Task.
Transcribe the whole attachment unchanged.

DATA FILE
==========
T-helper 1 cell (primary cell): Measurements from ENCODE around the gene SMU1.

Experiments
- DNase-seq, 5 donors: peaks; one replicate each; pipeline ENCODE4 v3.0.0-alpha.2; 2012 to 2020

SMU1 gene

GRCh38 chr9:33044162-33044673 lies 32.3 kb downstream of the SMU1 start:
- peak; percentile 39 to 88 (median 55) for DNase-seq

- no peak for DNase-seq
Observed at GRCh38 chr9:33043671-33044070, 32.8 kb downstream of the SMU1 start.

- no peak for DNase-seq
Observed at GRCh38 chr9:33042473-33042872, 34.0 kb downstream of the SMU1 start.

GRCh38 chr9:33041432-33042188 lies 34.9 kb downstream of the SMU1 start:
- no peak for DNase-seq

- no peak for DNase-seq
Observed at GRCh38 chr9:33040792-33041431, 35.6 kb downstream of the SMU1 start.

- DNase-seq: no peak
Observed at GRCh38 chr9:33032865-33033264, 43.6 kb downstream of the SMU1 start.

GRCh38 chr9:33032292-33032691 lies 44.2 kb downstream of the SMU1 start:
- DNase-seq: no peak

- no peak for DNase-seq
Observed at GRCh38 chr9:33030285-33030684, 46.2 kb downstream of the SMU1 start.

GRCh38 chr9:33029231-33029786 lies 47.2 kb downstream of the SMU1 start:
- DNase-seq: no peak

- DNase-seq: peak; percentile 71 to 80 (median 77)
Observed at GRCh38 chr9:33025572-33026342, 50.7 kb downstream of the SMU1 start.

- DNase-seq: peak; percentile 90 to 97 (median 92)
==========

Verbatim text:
T-helper 1 cell (primary cell): Measurements from ENCODE around the gene SMU1.

Experiments
- DNase-seq, 5 donors: peaks; one replicate each; pipeline ENCODE4 v3.0.0-alpha.2; 2012 to 2020

SMU1 gene

GRCh38 chr9:33044162-33044673 lies 32.3 kb downstream of the SMU1 start:
- peak; percentile 39 to 88 (median 55) for DNase-seq

- no peak for DNase-seq
Observed at GRCh38 chr9:33043671-33044070, 32.8 kb downstream of the SMU1 start.

- no peak for DNase-seq
Observed at GRCh38 chr9:33042473-33042872, 34.0 kb downstream of the SMU1 start.

GRCh38 chr9:33041432-33042188 lies 34.9 kb downstream of the SMU1 start:
- no peak for DNase-seq

- no peak for DNase-seq
Observed at GRCh38 chr9:33040792-33041431, 35.6 kb downstream of the SMU1 start.

- DNase-seq: no peak
Observed at GRCh38 chr9:33032865-33033264, 43.6 kb downstream of the SMU1 start.

GRCh38 chr9:33032292-33032691 lies 44.2 kb downstream of the SMU1 start:
- DNase-seq: no peak

- no peak for DNase-seq
Observed at GRCh38 chr9:33030285-33030684, 46.2 kb downstream of the SMU1 start.

GRCh38 chr9:33029231-33029786 lies 47.2 kb downstream of the SMU1 start:
- DNase-seq: no peak

- DNase-seq: peak; percentile 71 to 80 (median 77)
Observed at GRCh38 chr9:33025572-33026342, 50.7 kb downstream of the SMU1 start.

- DNase-seq: peak; percentile 90 to 97 (median 92)